Culture in Lhokha
Yarlung has been the native place of Tibetan drama which was invented by a monk of Ka-gyud-pa, Tangtong Jiebu five hundred years ago. Tangtong Jiebu, the great master, worked to collect donations to build an iron bridge over the Lhasa River so as to provide the local residents with convenience. In order to collect money needed, the great master organized strong young men of the Qiongjiebindun village into the first troupe to make performances and collect donations. In this way, this kind of performance became fixed gradually and the Tibetan Drama took its original shape. By generations of enrichment and development, the Tibetan Drama has evolved into prosperity with eight lists of traditional operas in its repertoire from nothing. The Tibetan Drama has four schools: the White Mask Drama, the Yellow Mask Drama, the Blue Mask Drama and the Black Mask Drama. The White Mask Drama troupes Zhaxixueba in Naidong and Bindunba in Qiongjie, enjoying a high reputation for its history, play a strikingly important role in the Tibetan Drama and remain to be the opening performance on the Tibet Xuedun Festival each year.
What’s more, there are various kinds of songs and dances in Lhokha, such as songs and dances on labor, songs and dances on wedding ceremony, songs and dances on wine, songs and dances on love, the special songs and dances Luolangxiazhuo on funeral, humorous songs and dances on happy occasions, yak dance Yaqiang on harvest and a special dance named Guoxie----- people dance to amuse themselves under the moonlight with needfire. The dance Guoxie exerts a large influence on the whole Tibet for its distinctive characteristics.
Zhuoxie is a kind of public dance with a long-handle flat drum tied to one’s waist. While dancing, the drummer will beat the drum with two curved drumsticks. This kind of dance became popular in Yalong and the rest parts of Tibet in the 17th century, not only was it performed in the inauguration ceremony for the Sangye temple and recorded but also performed again on the magnificent and glorious wedding ceremony when the Tibet king Songtsen gampo married the princess Wencheng from the Tang empire according to some legends. For more than one thousand years, the dance Zhuoxie has been showing its lasting vitality.
Jibozhuoga has been popular in Yarlung for a long time, in which the actors wear masks and some act the roles fighting with bare hands, some taking swords, some drawing a bow so as to reproduce the scenes of ancient warriors fighting valiantly against their enemies.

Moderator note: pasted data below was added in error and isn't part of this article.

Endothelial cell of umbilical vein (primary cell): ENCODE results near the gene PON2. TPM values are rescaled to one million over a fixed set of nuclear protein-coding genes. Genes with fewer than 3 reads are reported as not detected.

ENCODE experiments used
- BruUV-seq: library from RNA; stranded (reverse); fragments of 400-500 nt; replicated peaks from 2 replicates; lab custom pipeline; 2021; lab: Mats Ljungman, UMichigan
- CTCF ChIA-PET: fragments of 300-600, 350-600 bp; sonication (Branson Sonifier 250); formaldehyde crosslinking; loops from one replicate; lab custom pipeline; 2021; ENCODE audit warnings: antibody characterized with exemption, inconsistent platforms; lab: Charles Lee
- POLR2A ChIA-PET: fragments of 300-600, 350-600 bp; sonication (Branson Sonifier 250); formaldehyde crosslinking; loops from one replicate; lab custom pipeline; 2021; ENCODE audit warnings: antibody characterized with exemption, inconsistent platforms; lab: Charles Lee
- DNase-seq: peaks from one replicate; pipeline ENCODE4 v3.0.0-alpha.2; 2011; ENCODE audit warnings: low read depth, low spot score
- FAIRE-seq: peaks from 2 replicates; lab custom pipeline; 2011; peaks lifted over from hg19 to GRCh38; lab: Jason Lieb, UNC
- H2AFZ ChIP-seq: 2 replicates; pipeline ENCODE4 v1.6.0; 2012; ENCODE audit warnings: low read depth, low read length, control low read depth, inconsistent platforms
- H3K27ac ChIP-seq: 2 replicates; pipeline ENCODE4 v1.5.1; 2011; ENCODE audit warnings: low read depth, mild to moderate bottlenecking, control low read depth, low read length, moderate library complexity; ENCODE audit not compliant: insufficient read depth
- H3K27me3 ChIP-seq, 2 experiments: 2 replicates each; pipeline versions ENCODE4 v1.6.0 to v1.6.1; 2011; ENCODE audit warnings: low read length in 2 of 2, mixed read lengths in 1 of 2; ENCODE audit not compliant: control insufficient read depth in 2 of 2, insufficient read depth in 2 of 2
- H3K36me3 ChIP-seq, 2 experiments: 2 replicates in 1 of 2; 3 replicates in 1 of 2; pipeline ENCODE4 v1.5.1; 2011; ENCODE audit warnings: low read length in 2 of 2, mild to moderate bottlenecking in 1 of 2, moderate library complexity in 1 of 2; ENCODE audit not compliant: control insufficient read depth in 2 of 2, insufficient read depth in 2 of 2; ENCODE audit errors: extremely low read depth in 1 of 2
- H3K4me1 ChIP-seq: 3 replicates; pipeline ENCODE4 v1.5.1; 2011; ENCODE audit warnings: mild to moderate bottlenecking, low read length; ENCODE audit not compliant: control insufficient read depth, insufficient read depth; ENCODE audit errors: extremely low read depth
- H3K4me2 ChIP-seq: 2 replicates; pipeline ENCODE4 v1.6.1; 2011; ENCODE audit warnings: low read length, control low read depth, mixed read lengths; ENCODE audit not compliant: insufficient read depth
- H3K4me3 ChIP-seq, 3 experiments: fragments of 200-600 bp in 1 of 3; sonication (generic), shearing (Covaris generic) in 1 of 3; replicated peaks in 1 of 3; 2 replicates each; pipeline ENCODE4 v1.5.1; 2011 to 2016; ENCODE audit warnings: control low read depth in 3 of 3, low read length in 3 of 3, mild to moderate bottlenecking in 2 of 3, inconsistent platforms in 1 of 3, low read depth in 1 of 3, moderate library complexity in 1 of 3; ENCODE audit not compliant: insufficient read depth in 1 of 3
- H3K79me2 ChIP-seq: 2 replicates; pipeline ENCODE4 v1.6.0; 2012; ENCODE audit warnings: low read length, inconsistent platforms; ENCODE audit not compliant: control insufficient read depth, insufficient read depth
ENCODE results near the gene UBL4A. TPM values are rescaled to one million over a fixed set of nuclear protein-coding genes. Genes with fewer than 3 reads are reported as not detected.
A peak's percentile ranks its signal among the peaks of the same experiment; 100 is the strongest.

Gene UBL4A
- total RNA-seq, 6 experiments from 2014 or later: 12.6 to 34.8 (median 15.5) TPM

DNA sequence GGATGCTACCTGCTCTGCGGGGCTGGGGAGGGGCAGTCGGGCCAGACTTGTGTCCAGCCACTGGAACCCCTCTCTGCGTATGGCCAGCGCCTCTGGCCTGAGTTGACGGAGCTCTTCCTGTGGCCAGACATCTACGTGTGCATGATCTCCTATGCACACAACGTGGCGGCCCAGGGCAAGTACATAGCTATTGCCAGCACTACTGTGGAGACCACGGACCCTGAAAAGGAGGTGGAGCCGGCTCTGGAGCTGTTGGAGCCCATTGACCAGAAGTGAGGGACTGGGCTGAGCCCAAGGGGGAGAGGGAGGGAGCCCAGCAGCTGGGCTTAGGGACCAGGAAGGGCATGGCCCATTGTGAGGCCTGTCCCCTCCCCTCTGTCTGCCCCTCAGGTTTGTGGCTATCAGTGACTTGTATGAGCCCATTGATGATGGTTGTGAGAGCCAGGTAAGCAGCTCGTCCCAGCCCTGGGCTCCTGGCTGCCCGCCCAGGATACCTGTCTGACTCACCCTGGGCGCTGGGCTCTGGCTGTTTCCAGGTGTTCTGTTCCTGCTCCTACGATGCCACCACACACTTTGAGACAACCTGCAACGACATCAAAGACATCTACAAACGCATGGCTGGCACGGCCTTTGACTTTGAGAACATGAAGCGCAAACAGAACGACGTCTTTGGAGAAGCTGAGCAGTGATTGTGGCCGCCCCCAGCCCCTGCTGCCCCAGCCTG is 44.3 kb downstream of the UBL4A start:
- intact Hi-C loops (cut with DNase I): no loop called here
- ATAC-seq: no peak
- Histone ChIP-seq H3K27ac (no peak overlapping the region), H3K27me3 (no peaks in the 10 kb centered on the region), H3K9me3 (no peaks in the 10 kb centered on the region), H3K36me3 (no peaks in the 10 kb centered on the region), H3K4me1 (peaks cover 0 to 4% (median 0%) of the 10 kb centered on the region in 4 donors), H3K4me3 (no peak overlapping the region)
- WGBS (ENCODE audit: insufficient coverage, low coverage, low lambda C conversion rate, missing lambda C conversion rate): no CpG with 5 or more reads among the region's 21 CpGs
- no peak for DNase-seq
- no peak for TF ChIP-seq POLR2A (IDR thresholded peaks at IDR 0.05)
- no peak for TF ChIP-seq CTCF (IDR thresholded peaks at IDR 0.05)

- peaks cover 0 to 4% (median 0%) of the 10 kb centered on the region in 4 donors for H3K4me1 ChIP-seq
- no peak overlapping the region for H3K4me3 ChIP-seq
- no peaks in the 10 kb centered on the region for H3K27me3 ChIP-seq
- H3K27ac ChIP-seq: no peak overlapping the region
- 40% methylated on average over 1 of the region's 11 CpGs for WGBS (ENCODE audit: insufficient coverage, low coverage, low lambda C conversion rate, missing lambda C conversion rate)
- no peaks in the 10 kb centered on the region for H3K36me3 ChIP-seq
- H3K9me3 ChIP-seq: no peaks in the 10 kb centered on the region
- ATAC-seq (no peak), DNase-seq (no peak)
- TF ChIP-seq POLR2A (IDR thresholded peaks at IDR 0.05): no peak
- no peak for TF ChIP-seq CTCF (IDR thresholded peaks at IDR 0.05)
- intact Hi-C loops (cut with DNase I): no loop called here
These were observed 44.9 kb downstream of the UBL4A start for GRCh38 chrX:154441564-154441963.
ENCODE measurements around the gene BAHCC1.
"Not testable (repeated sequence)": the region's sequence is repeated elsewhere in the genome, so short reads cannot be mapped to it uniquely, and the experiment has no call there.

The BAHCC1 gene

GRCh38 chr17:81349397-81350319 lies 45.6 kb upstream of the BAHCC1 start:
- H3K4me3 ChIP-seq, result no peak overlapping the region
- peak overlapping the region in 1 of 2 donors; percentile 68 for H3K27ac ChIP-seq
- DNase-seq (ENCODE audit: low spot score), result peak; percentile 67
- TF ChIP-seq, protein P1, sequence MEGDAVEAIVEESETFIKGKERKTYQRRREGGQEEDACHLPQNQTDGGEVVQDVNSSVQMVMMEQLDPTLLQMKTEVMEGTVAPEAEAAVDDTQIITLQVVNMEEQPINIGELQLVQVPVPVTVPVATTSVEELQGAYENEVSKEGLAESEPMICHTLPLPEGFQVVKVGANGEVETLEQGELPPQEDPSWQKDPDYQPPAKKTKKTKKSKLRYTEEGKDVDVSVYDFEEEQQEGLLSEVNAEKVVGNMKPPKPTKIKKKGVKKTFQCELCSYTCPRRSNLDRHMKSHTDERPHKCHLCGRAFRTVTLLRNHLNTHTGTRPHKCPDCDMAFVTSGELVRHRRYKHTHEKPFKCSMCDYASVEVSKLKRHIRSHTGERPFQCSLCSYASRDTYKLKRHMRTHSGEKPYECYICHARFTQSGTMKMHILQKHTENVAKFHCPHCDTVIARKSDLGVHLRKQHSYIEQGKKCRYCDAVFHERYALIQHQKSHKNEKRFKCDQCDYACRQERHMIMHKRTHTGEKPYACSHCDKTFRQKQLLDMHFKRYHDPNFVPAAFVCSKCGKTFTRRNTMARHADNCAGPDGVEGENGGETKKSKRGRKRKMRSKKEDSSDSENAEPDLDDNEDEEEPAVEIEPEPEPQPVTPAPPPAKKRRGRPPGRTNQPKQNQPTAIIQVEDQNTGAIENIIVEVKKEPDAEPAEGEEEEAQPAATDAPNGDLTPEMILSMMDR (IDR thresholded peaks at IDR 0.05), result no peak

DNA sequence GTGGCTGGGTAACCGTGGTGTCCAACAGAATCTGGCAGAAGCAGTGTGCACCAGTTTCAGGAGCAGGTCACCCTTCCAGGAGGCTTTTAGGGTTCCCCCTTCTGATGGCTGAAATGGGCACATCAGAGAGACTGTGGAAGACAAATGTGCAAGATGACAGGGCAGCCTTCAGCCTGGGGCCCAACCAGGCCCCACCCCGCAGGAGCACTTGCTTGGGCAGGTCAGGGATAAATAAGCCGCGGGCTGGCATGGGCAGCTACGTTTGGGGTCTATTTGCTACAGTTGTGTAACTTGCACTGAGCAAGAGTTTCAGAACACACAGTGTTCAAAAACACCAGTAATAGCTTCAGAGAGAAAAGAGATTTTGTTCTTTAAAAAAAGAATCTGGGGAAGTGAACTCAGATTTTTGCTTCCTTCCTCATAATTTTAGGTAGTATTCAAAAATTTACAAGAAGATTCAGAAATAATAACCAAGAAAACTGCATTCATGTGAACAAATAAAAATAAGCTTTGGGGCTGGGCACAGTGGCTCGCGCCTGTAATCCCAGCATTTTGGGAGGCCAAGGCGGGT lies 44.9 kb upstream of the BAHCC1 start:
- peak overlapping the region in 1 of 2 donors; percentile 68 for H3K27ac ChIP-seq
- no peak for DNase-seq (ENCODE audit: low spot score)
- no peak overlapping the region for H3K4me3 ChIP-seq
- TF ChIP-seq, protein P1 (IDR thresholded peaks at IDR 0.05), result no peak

Qiangmu is an old form of song and dance currently prevalent in Tibet, which originated from Samye Monastery in the north of the Yarlung Tsangpo River. In order to celebrate its victory in the struggle with other schools of Tibetan Buddhism, the Great Master Luohuasheng compiled and rehearsed this kind of dance with mask and God’s clothes. On the inauguration ceremony, the dance made its debut. Soon, it spread all over the Yarlung, even to Mongolia.
Frescos and Thangkas in the monasteries of Lhokha are the typical reflection of Tibetan painting style. The Thangkas are painted or embroidered images rendered on cloth, silk or paper which is mounted on a cloth backing and may be rolled up like a scroll when not hung. Paintings in Lhokha cover a wide range of subjects. They include the images of historic legends, religious service, scenes of manual labor and the stories of lives from the Tubo period to Ming and Qing dynasty.
All of these paintings outline vividly the religious history and social development of the Tibetans, as well as the scenes of life and work of the Tibetans. For example, the frescos on the winding corridor of the main palace in Samye Monastery consist of scenes on Tibet history, history of Samye Monastery, paintings on Lianhuasheng, dance and acrobatics, weightlifting and Judo, athletics and horse riding and so on. Frescos in the Zhanangzhatang Monastery, built in 11th century, have a good layout and a primitive simplicity in color, which are the same as that of Duanghuang Caves(a great historical heritage in China)in style and characterization. These features are rare in Tibet paintings. All of these make frescos a high referential value to the study of Tibet history, to the study of Yarlung culture and the development of Tibetan Buddhism.